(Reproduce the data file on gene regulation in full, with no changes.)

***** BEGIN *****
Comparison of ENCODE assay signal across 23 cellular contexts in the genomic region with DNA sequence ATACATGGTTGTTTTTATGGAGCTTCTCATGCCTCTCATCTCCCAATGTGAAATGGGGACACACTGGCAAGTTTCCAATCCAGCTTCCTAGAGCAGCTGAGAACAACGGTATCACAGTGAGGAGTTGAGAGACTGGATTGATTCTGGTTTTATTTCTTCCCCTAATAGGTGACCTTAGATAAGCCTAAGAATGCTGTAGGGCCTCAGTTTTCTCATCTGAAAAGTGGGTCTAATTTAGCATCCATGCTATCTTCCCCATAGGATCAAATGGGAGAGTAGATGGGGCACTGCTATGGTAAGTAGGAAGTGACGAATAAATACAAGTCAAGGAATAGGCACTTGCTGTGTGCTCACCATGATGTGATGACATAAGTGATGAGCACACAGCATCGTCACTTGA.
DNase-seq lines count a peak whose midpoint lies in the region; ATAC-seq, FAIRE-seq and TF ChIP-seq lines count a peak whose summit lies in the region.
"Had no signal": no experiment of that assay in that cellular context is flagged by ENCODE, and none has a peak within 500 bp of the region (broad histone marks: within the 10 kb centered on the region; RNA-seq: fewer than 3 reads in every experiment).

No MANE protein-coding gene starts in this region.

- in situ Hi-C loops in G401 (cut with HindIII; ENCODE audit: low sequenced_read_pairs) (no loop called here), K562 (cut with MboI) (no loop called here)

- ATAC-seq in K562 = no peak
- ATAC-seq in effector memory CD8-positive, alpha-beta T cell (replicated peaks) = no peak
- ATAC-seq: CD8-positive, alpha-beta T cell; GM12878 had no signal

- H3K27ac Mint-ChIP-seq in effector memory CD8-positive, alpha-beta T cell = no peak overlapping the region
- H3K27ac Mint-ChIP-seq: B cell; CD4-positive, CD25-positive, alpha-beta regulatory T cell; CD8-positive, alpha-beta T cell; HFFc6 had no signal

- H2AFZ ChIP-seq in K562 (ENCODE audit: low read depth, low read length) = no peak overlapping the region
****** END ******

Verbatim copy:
Comparison of ENCODE assay signal across 23 cellular contexts in the genomic region with DNA sequence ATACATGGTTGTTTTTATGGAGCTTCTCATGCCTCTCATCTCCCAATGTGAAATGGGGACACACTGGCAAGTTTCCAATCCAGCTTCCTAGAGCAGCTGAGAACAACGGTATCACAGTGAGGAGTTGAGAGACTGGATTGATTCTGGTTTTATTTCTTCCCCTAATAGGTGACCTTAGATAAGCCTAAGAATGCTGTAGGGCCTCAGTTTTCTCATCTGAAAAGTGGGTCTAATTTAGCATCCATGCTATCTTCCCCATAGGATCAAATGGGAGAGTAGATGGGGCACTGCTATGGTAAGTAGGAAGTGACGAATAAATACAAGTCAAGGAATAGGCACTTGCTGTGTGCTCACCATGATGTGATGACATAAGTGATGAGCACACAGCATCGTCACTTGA.
DNase-seq lines count a peak whose midpoint lies in the region; ATAC-seq, FAIRE-seq and TF ChIP-seq lines count a peak whose summit lies in the region.
"Had no signal": no experiment of that assay in that cellular context is flagged by ENCODE, and none has a peak within 500 bp of the region (broad histone marks: within the 10 kb centered on the region; RNA-seq: fewer than 3 reads in every experiment).

No MANE protein-coding gene starts in this region.

- in situ Hi-C loops in G401 (cut with HindIII; ENCODE audit: low sequenced_read_pairs) (no loop called here), K562 (cut with MboI) (no loop called here)

- ATAC-seq in K562 = no peak
- ATAC-seq in effector memory CD8-positive, alpha-beta T cell (replicated peaks) = no peak
- ATAC-seq: CD8-positive, alpha-beta T cell; GM12878 had no signal

- H3K27ac Mint-ChIP-seq in effector memory CD8-positive, alpha-beta T cell = no peak overlapping the region
- H3K27ac Mint-ChIP-seq: B cell; CD4-positive, CD25-positive, alpha-beta regulatory T cell; CD8-positive, alpha-beta T cell; HFFc6 had no signal

- H2AFZ ChIP-seq in K562 (ENCODE audit: low read depth, low read length) = no peak overlapping the region